• Display of expertise
  • Community engagement
  • Data collection

A well-rounded social media strategy would encompass all of these outcomes, even the ones that might seem less valuable, like authenticity.

Branding studio CEO Shana Sanders shared this insight into how authenticity generates more aligned leads:

“Be authentic with your social media marketing. Authenticity helps the audience see themselves being in the environment of working with you.”

Focus on creating content that covers all of these target outcomes in turn. Keep them front of mind as you’re creating social media content.

Add value

Anyone can post on social media, but not everyone turns their social media posts into conversions.

The biggest culprit? Failing to add value. Repurposing other small business marketing content, like sharing a link to a press release, is a losing approach.

Create content that’s:

  • Funny
  • Unique
  • Helpful
  • Engaging
  • Entertaining
  • Inspirational
  • Conversational
  • Thought-provoking
  • Community-oriented

You already have the ideas for your value-driven social media marketing; you just need to identify them.

Business and marketing strategist Annelise Worn shared this advice:

“Ask yourself: ‘what does my ideal client need to know, think and believe about me and my offer in order to say yes?’ Write them all down. Categorize them into three buckets. That’s your content.”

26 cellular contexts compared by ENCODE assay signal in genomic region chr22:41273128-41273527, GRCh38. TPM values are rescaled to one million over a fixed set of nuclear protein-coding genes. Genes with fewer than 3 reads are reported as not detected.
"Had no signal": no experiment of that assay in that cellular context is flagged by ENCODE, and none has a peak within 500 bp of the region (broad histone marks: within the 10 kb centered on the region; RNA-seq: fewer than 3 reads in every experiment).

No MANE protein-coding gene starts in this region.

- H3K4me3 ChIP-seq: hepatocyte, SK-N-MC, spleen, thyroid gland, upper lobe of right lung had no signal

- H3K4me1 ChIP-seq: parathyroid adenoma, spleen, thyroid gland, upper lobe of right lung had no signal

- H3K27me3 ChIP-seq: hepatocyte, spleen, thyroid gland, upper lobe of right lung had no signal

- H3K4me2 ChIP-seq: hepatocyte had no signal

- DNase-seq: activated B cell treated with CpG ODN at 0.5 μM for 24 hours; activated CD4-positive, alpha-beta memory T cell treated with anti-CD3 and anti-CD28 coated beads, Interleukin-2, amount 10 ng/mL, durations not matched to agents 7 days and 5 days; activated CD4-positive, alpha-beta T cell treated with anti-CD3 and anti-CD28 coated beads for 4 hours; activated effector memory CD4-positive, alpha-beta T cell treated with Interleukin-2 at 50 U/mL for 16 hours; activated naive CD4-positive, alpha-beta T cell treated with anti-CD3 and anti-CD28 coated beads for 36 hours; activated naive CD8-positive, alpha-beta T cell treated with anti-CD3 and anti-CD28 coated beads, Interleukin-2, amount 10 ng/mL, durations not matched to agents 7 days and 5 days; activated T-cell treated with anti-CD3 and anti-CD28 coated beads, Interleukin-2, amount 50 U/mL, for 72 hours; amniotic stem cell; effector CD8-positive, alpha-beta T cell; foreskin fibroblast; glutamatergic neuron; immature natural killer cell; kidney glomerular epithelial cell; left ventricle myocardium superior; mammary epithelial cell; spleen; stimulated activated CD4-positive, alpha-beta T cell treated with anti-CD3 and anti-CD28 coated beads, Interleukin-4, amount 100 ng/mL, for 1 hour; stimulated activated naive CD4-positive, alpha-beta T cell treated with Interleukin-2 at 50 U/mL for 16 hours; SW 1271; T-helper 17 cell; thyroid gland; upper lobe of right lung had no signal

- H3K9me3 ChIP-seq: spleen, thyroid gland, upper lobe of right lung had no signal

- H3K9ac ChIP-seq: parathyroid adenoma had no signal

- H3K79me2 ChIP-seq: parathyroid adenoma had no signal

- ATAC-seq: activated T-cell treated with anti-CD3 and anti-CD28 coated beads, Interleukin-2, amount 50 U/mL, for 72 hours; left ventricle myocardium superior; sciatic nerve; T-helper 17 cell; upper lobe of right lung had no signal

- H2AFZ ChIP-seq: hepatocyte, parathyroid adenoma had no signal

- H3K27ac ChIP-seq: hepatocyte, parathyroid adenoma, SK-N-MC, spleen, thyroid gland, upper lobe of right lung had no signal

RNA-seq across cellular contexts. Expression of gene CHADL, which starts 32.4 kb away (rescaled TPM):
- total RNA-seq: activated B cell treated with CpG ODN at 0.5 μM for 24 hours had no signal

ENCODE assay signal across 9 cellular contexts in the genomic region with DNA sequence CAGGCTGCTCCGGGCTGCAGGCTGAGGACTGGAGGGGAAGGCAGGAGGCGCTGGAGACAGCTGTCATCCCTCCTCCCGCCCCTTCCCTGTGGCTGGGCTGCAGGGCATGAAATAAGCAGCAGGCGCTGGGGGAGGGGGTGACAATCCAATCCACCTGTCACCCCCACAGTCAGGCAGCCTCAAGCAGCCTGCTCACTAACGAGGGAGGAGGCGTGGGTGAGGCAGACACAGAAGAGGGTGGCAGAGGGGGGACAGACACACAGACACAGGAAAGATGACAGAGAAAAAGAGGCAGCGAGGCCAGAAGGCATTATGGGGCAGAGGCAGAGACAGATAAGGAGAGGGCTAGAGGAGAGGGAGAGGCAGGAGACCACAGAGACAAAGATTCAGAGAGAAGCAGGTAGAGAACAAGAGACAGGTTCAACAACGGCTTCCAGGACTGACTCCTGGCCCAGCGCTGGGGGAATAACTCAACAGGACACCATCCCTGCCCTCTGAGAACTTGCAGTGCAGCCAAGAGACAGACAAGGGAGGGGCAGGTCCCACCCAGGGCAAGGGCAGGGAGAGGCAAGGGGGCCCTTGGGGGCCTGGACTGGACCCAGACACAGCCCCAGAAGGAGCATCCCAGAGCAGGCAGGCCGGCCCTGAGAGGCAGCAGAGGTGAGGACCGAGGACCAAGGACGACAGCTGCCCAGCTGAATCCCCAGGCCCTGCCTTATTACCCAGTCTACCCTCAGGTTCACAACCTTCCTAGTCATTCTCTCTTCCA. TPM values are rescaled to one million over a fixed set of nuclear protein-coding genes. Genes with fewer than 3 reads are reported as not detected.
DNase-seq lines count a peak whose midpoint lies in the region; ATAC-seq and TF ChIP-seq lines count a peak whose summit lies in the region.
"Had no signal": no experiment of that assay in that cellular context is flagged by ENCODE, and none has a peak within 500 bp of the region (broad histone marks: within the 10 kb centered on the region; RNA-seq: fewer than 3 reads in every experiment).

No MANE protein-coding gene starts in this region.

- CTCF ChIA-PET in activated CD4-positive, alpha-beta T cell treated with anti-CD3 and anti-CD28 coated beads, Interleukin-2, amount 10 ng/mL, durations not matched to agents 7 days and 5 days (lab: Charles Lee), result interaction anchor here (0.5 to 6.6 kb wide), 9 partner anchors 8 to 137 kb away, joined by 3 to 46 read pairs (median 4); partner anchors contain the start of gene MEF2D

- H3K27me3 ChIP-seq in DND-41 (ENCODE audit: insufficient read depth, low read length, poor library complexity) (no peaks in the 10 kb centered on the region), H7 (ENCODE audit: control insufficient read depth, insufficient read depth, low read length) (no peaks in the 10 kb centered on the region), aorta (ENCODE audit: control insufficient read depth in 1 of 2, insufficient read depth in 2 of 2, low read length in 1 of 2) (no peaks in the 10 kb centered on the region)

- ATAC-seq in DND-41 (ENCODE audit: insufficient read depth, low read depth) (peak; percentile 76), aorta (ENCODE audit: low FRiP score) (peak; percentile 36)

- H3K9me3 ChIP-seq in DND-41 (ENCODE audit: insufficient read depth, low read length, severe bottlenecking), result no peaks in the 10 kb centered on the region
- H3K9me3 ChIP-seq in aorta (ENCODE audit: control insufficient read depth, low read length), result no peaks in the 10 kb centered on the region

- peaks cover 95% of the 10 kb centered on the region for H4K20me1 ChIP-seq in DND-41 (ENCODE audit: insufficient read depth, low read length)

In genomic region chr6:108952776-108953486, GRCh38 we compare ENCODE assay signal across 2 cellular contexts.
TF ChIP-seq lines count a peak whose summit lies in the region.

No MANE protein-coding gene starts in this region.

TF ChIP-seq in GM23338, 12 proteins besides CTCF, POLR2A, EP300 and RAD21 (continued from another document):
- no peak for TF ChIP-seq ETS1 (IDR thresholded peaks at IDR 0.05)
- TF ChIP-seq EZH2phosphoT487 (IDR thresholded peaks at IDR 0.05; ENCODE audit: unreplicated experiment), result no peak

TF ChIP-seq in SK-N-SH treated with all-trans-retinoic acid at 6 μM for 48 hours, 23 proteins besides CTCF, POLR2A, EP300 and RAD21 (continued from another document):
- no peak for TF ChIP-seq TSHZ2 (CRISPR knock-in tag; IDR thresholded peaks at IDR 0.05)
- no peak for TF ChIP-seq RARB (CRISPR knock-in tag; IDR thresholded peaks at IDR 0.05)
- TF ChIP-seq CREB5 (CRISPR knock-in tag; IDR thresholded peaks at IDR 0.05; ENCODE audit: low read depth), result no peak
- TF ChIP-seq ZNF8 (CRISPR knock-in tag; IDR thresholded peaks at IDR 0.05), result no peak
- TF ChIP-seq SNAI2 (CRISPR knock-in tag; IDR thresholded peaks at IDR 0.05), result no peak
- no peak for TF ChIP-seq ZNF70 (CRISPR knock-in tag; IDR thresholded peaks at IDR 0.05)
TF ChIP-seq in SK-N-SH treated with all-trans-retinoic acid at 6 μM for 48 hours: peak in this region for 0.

Exercise: Hold a 15-minute brainstorming session where you write down every single answer to this question.

Identify your target market

Before you can create content that speaks to your audience, you have to know who your audience is.

Consider both demographics and psychographics, including:

  • Age
  • Gender
  • Interests
  • Struggles
  • Education level
  • Income or budget

Getting into the demographic information can start to feel overly technical, but copywriting specialist and professor Jasmin Alić, who’s written for Fortune 500 companies, shares this advice:

“Every time you post on social media as your brand, remember you’re speaking to humans. Not businesses and robots — you’d be surprised how many business owners don’t understand this concept.”

Exercise: Just like an actor breaking the fourth wall, look the camera dead in the eyes and speak directly to the viewer. Use “you,” not “you guys.” Likewise, say “I,” not an anonymous “we.”

When your social media marketing converts and a viewer is ready to become a follower or purchase your products or services, it’ll be the act of a single human. Speak to them.

Related: How to update your business for changing demographics

3. Create shareable content

After you’ve defined your social media marketing goals and understand your audience, you must reach viewers with content that engages them.

Digital marketer Yogesh Kumar simplifies the type of content that gets shared online to just two words: “People share creative and relevant content with their followers.”